Traditional IRA Deduction Income Phase-Out
Filing Status 2023 Phase-Out Range  2024 Phase-Out Range
Single  $73,000 - $83,000 $77,000-$87,000
Married Filing Jointly  $116,000 - $136,000 $123,000-$143,000
Married Filing Separately $0 - $10,000 $0 - $10,000

If you're not covered by a plan at work and file single, head of household, or as a qualifying widow(er), you can deduct the full contribution, regardless of income. The same is true if you're married and your spouse is not covered by a workplace plan either. For married couples filing jointly for which one spouse is covered, the full deduction is allowed when your MAGI is $218,000 or less (increasing to $230,000 in 2024).

The annual contribution limits for both types of IRAs are the same. For 2023, you can contribute up to $6,500. An additional catch-up contribution of $1,000 is allowed if you're 50 or older. For 2024, you can contribute up to $7,000 with the additional $1,000 catch-up contribution.


Making excess contributions over your annual limit to either type of IRA can result in a tax penalty.

Can You Put CDs in an IRA?

CDs are time deposit accounts offered by banks and credit unions. When you open a CD, you deposit a certain amount of money, which then earns interest over a predetermined maturity period.When the CD matures, you have the option of withdrawing your initial savings and the interest earned or rolling it into a new CD.

If you're opening an IRA through a brokerage account, your brokerage may offer CDs as a retirement savings option. The minimum deposit that's required, the maturity term, and the interest rate you earn will vary by CD.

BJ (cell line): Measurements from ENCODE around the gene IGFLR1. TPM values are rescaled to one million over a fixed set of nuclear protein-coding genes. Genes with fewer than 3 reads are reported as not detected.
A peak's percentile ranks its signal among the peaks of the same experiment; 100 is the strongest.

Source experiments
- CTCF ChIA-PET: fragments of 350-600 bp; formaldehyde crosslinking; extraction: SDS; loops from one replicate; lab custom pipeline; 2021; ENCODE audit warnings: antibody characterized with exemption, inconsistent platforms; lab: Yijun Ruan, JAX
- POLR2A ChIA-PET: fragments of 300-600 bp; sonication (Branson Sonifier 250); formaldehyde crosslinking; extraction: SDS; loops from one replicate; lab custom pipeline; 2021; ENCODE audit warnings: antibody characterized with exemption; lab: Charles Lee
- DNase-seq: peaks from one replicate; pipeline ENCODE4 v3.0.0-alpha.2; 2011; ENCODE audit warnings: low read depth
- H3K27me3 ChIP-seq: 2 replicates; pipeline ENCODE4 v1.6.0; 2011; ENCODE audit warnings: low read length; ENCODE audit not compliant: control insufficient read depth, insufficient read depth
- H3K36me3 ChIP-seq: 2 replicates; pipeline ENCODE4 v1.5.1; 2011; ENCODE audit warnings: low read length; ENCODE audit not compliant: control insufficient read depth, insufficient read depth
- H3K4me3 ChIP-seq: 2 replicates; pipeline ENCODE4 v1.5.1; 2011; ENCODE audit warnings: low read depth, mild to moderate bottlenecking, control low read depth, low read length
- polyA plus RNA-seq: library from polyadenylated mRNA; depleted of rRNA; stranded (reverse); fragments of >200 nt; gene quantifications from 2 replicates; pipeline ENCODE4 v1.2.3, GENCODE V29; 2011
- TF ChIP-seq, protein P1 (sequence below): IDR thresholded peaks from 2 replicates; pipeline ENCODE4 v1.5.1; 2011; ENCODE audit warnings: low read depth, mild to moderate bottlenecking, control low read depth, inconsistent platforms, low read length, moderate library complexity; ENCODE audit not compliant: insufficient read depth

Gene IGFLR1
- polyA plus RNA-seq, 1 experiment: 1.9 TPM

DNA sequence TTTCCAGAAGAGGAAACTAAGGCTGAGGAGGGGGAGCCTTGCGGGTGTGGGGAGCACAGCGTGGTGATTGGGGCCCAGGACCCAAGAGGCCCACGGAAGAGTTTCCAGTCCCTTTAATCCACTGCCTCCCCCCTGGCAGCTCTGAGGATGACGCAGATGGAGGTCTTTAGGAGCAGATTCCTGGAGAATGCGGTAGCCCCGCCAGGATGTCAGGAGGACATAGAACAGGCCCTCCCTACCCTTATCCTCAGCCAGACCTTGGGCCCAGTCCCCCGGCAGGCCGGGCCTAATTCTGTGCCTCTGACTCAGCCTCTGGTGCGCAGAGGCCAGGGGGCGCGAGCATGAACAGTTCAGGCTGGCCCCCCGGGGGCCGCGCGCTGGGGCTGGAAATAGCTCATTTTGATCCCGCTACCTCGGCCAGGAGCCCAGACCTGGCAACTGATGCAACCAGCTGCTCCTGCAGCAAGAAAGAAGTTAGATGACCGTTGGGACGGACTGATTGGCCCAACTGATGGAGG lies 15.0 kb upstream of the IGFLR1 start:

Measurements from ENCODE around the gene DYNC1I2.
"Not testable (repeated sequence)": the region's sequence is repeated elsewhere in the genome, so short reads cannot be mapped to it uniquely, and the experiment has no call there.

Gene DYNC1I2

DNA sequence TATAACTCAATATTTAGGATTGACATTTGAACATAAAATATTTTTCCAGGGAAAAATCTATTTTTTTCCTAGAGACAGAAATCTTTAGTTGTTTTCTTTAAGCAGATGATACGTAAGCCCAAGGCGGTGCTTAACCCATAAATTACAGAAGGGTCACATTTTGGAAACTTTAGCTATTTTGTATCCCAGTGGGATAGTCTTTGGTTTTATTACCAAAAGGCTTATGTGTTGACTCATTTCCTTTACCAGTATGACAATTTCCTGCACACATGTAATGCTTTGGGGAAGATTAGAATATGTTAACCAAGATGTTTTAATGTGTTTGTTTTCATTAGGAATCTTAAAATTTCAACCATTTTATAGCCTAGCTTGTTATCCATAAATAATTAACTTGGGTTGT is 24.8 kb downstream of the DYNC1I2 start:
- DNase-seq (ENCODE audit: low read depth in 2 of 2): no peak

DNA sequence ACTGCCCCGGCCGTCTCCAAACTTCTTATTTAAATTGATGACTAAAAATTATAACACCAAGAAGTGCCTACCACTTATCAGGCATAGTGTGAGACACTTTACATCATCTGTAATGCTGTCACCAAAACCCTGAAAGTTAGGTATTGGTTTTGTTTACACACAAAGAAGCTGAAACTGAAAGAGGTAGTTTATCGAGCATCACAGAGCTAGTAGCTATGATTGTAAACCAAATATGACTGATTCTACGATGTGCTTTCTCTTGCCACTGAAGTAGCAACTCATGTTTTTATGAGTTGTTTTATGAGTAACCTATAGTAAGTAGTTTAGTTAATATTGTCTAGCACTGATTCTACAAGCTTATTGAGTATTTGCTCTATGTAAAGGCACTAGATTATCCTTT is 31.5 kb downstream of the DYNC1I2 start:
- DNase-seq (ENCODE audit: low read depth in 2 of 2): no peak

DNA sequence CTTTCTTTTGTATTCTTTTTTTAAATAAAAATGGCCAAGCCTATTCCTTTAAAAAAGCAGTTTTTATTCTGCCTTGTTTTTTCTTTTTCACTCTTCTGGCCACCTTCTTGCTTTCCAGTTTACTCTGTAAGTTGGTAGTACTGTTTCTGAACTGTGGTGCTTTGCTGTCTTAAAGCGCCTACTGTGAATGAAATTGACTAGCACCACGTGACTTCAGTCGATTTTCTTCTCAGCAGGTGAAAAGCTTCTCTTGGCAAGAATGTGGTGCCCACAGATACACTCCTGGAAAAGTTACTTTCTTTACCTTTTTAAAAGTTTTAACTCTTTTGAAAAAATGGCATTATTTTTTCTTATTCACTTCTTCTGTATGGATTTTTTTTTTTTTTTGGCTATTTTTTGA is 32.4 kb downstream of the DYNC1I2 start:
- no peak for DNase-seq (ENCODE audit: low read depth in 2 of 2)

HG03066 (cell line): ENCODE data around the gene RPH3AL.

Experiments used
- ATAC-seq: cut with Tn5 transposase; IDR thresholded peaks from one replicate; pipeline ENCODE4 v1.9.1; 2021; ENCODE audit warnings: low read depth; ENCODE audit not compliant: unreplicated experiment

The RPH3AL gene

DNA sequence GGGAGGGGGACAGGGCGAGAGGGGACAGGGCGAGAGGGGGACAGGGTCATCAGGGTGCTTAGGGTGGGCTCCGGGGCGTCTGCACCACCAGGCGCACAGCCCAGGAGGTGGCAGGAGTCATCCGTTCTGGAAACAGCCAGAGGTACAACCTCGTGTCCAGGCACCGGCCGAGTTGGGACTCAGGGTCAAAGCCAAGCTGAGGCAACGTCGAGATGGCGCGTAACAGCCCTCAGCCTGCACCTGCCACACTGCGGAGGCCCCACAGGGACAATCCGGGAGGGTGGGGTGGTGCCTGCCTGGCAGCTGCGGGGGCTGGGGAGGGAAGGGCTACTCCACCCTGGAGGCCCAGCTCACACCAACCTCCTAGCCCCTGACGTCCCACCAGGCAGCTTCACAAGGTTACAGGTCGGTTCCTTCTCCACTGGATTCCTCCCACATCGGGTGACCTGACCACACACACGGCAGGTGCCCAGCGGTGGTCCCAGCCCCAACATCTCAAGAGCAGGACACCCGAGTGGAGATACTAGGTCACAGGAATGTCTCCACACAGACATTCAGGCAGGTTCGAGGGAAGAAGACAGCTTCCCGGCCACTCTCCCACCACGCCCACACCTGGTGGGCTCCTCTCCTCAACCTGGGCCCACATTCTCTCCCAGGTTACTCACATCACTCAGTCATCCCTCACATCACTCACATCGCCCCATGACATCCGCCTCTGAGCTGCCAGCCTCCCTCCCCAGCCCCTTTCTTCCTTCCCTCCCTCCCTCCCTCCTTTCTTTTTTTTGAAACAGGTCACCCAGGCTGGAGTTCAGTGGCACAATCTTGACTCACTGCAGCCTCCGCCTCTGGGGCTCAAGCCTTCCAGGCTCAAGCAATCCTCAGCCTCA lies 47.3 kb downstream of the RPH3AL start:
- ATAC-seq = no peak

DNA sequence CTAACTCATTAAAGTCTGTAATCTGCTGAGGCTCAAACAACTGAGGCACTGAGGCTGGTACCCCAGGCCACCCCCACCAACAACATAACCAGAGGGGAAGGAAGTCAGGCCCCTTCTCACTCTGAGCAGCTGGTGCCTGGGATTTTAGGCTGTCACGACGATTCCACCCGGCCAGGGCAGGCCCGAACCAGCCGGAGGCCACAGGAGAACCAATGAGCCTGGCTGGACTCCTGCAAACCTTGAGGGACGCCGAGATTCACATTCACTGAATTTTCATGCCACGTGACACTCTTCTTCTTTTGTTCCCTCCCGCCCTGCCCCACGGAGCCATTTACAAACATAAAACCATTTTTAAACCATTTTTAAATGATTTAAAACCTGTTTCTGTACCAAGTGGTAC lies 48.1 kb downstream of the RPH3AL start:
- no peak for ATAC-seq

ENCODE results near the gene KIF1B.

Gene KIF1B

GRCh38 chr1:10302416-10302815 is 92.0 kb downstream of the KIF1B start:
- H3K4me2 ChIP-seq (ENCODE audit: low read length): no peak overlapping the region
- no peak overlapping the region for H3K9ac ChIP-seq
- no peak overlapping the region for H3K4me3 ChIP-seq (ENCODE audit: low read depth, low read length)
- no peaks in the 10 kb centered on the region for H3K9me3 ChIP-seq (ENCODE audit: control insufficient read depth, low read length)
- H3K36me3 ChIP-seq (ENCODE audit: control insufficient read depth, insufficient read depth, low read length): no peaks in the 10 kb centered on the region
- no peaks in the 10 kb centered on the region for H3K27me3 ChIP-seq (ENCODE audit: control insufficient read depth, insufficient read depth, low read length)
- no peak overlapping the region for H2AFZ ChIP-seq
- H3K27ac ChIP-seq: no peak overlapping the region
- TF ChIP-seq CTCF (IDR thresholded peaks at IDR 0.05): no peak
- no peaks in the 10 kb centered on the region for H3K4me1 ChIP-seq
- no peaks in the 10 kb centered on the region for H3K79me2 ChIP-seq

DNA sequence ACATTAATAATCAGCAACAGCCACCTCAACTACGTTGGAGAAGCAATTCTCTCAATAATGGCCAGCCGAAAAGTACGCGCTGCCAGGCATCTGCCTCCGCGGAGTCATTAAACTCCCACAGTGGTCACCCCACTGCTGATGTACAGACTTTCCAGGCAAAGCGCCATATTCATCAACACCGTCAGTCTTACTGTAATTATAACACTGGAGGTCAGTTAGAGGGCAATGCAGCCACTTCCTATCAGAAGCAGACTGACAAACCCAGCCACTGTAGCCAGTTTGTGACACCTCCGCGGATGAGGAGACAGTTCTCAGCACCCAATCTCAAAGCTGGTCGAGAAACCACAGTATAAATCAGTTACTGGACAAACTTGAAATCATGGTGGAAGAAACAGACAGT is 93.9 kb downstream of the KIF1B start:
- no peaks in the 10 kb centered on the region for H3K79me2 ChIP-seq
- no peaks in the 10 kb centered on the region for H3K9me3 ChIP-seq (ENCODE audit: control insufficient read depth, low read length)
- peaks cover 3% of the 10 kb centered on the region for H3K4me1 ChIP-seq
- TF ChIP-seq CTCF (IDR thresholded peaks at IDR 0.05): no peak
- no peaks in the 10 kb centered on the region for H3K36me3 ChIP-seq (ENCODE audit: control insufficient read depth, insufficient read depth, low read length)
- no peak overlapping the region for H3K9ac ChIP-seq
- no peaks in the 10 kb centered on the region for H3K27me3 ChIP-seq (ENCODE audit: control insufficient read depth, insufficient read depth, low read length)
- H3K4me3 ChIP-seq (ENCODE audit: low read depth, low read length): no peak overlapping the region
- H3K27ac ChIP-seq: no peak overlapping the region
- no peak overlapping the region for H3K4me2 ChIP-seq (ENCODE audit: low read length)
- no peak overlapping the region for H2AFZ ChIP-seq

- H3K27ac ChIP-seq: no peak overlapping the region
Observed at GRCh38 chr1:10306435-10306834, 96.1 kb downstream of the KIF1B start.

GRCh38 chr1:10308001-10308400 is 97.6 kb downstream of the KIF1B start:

The other option is to open an IRA CD at a bank. IRA CDs are CDs that are designed specifically to be held inside an IRA. Banks can offer traditional IRA CDs and Roth IRA CDs. In terms of how they differ from other bank-issued CDs, here's what sets them apart:

  • Taxation. IRA CDs follow IRA tax rules for withdrawals. For example, early withdrawals from a traditional IRA CD may be subject to a 10% tax penalty.
  • Terms. Maturity terms may be longer; for example, you may have the option of saving in a 10-year IRA CD.
  • Rates. Interest rates for IRA CDs may be higher than regular CD rates because they tend to have longer terms.

IRA CDs can be insured by the Federal Deposit Insurance Corporation (FDIC) when held at an FDIC member bank, just like other bank CDs. The current FDIC coverage limit is $250,000 per depositor, per account ownership type, per financial institution. That means they're protected in the rare event that your bank fails.